Paul’s point in 1 cor 13 is profound. Knowing ‘fully’ is relative, of course. We will never comprehend God like the stages of mitosis. But we will never cease to deepen in our experiential knowledge of Him, His love for us, and His providence. Mysticism is recognising the enormity of God beyond understanding, seeing the Creator-creature distinction as well as the unity enjoyed in Christ simultaneously. It is hard to put into words, and it always will be, because experiential knowledge can never be purely conveyed by language.
I am a novice when it comes to mysticism, but I see it as a great stream of historical Christianity with insight for those of us who want to enjoy a deeper, experiential relationship with God governed by the Word. Our experience is inherently unreliable. I can walk into a Pentecostal church or into a Hindu monastery and hear of a similar experience of peace or love or gratitude. The mystics were well aware of this and often distinguished between the ‘True Light’ and ‘False Light’ of mystical experience, noting that both provided a similar experience but came from different, opposing sources. The True Light is characterised by its contribution to the faithful service of the Christian. It is God’s righteous exposition of the truth to the person to further enable their service to Him. It is not Gnostic secrets, but deepening the understanding of what is already revealed. It’s for this reason that I want to engage with these practices in a way that is thoroughly governed by the Word, to make recognising the True Light the priority while engaging with wisdom from the past of how others guided by the Holy Spirit have enjoyed a deep relationship with God.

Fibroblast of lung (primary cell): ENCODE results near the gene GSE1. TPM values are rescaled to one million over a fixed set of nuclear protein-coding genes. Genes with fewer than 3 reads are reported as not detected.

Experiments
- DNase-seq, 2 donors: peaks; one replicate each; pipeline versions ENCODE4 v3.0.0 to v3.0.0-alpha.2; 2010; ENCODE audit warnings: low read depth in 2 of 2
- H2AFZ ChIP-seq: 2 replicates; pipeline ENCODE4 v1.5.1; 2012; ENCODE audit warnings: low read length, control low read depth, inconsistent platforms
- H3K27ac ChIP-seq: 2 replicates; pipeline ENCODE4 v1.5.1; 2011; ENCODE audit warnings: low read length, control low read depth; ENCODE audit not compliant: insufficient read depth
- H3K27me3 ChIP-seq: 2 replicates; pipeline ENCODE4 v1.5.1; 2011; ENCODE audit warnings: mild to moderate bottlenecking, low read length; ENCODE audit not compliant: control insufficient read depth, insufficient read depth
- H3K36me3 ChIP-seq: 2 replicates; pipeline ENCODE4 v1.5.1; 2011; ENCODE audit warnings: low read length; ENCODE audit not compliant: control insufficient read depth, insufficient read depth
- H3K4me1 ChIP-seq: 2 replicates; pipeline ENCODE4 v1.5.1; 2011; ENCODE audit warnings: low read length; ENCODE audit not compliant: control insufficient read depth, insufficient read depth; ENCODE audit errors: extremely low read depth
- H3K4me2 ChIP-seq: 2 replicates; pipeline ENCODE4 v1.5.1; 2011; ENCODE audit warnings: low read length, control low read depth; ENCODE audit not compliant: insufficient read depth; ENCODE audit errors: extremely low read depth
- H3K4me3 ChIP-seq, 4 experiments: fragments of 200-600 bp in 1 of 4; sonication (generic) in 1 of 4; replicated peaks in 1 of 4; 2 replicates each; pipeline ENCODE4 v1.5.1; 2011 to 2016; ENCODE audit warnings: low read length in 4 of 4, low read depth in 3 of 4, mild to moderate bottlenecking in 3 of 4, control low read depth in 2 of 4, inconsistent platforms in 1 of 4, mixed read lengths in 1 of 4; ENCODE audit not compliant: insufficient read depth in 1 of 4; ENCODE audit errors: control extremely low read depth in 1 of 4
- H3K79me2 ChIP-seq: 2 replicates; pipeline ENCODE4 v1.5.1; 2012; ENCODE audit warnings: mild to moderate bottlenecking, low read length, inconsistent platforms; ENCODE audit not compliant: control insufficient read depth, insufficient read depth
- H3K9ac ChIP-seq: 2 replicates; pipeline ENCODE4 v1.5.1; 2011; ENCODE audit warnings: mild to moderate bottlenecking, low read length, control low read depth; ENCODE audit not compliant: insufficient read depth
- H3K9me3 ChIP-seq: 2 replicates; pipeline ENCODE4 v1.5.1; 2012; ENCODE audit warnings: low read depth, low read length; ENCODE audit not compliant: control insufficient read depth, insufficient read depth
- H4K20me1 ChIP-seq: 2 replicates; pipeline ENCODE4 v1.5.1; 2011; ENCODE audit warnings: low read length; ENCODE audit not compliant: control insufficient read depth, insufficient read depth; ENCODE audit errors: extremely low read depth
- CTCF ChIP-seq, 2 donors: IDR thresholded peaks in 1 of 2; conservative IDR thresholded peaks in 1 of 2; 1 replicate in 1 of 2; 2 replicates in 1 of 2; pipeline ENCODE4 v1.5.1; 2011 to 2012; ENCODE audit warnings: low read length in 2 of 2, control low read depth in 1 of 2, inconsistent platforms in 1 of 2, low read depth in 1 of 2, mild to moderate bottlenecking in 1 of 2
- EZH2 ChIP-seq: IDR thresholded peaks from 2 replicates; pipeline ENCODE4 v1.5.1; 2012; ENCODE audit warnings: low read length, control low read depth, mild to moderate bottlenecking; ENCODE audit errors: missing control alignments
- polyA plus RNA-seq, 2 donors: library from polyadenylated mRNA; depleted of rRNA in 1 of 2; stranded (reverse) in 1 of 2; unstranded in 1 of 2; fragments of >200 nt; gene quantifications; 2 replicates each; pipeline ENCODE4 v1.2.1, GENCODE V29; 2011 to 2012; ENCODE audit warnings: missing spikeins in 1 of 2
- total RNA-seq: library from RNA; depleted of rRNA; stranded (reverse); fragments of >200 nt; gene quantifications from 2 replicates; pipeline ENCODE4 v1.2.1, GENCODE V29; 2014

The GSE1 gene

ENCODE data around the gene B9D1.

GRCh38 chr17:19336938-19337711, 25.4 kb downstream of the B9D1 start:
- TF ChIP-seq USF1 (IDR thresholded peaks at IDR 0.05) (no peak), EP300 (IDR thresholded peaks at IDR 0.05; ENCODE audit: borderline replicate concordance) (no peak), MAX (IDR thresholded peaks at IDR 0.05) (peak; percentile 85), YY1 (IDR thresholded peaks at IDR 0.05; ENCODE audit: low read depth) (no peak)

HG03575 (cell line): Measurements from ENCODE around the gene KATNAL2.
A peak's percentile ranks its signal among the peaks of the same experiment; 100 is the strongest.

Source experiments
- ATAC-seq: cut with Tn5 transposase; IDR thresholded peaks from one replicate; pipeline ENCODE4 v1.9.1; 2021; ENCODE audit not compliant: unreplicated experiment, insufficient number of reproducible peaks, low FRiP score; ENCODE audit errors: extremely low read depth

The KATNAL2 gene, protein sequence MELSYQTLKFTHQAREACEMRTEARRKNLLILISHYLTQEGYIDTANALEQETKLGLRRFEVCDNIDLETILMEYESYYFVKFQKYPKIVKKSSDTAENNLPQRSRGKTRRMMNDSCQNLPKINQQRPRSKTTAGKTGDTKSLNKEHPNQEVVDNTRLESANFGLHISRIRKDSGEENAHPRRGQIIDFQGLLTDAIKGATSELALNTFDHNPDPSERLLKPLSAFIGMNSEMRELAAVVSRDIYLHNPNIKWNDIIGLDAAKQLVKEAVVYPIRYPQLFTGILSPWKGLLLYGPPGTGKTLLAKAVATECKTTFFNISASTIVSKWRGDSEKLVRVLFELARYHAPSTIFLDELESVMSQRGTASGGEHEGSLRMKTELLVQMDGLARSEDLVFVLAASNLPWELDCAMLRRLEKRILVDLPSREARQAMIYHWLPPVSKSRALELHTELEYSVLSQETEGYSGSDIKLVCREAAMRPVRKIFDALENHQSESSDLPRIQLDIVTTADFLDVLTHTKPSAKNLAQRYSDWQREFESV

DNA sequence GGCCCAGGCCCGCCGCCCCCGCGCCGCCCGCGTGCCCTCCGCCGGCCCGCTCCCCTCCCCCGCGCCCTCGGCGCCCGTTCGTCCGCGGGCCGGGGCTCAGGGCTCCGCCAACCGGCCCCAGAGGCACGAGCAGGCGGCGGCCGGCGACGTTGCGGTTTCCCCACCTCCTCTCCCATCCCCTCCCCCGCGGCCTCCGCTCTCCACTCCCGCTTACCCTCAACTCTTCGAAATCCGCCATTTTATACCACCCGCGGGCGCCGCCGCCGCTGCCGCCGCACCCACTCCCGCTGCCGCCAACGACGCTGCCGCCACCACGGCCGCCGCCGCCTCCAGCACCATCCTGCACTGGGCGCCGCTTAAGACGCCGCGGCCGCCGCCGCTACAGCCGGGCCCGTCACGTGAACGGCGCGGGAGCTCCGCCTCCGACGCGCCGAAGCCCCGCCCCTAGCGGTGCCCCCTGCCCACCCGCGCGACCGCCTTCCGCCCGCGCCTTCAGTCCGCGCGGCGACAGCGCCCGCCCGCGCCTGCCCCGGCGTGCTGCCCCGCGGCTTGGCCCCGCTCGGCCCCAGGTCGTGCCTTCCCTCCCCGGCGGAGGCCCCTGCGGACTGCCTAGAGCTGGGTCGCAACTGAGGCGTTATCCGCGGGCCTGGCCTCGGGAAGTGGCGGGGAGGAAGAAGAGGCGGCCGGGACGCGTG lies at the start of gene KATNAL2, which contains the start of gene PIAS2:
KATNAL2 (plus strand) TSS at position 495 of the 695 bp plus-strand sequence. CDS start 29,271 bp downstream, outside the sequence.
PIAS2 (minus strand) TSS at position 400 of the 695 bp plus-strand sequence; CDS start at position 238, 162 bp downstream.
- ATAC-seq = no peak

Regardless of your theological tradition, I hope what I write might be of some use in your own exploration of God’s Word and thus Himself. In case you were wondering, I am thoroughly committed to the reliability of Scripture and it being the vehicle of the Holy Spirit’s action of delivering Christ to us so He might indwell us. I’m a confessional Lutheran with all that entails. I hope this can be a place for you and I to contemplate what God has revealed as we live as sojourners on the way to see Christ face to face.
an important caveat for uneasy people (update)
Reflecting in the last few months (and having read much more widely) I thought it might be good to clarify something. The brand of mysticism I’m endorsing is thoroughly rooted in three primary thinkers: Bernard of Clairvaux, John Tauler and the anonymous author of the Theologia Germanica. These, I think, are some of the only truly ‘safe hands’ I’ve come across in this theological tradition of mysticism. I don’t blame you if you’re not a fan of the word, and perhaps it best I don’t use it either. Or I can help redeem it.
I think the primary drawback of most mystical thought it that it borders a kind of non-Trinitarian pantheism (or embraces it! Looking at you, Meister Eckhart). The three thinkers listed above (along with John Ruusbroec) are all united by a common theme: theology first. The experience of God is the experience of the truth of God’s revelation. It is too see in a mirror…less dimly. Anyone who teaches otherwise, that we have some experience of God’s oneness or find within us the spark of divinity, is teaching non-Christian nonsense.